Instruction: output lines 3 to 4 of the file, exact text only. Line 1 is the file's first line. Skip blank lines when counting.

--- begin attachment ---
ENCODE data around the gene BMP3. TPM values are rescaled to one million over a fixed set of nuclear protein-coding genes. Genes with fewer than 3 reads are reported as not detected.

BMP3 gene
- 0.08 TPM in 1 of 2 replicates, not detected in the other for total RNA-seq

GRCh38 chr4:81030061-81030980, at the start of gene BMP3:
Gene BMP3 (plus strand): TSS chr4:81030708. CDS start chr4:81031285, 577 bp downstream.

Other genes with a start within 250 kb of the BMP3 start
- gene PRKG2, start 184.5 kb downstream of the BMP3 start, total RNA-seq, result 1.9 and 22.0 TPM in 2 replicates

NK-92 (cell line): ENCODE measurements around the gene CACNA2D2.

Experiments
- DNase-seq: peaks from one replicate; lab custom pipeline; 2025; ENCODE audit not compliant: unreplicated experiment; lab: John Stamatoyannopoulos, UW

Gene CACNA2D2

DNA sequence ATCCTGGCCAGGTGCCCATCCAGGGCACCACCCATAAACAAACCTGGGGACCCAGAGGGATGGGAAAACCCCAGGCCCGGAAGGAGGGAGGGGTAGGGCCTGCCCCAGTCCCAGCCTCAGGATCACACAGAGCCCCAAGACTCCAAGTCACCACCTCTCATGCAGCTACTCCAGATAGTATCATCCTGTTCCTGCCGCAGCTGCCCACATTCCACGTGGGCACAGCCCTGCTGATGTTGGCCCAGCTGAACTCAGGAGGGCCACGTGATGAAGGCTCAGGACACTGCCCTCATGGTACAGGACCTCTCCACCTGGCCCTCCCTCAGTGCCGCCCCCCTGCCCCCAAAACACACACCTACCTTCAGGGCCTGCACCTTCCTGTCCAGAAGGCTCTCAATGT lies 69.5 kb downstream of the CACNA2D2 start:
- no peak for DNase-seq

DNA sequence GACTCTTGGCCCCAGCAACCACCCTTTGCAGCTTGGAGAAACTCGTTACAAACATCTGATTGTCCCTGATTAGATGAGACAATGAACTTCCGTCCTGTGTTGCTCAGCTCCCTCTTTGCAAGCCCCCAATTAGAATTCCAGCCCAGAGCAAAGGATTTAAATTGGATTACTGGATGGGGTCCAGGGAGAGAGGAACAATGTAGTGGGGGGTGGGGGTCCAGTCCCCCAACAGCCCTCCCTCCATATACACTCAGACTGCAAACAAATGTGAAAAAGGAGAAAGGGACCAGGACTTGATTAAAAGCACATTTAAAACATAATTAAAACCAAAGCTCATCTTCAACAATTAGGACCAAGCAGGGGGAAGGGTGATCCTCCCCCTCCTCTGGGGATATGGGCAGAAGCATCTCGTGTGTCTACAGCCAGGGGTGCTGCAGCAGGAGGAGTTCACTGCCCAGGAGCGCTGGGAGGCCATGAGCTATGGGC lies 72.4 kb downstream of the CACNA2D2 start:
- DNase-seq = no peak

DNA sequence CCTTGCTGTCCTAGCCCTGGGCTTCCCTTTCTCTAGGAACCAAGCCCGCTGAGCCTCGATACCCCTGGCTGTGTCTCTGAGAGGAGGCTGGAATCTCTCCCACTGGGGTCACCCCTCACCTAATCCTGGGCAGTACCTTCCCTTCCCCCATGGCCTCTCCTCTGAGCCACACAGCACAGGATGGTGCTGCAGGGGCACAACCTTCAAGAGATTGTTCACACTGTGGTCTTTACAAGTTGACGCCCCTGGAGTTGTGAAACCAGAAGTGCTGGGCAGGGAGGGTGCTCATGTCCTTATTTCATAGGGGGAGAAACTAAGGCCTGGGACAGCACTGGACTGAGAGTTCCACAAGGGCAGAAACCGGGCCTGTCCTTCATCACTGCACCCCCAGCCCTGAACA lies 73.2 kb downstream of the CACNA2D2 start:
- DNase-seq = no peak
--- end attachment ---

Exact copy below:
- 0.08 TPM in 1 of 2 replicates, not detected in the other for total RNA-seq

GRCh38 chr4:81030061-81030980, at the start of gene BMP3: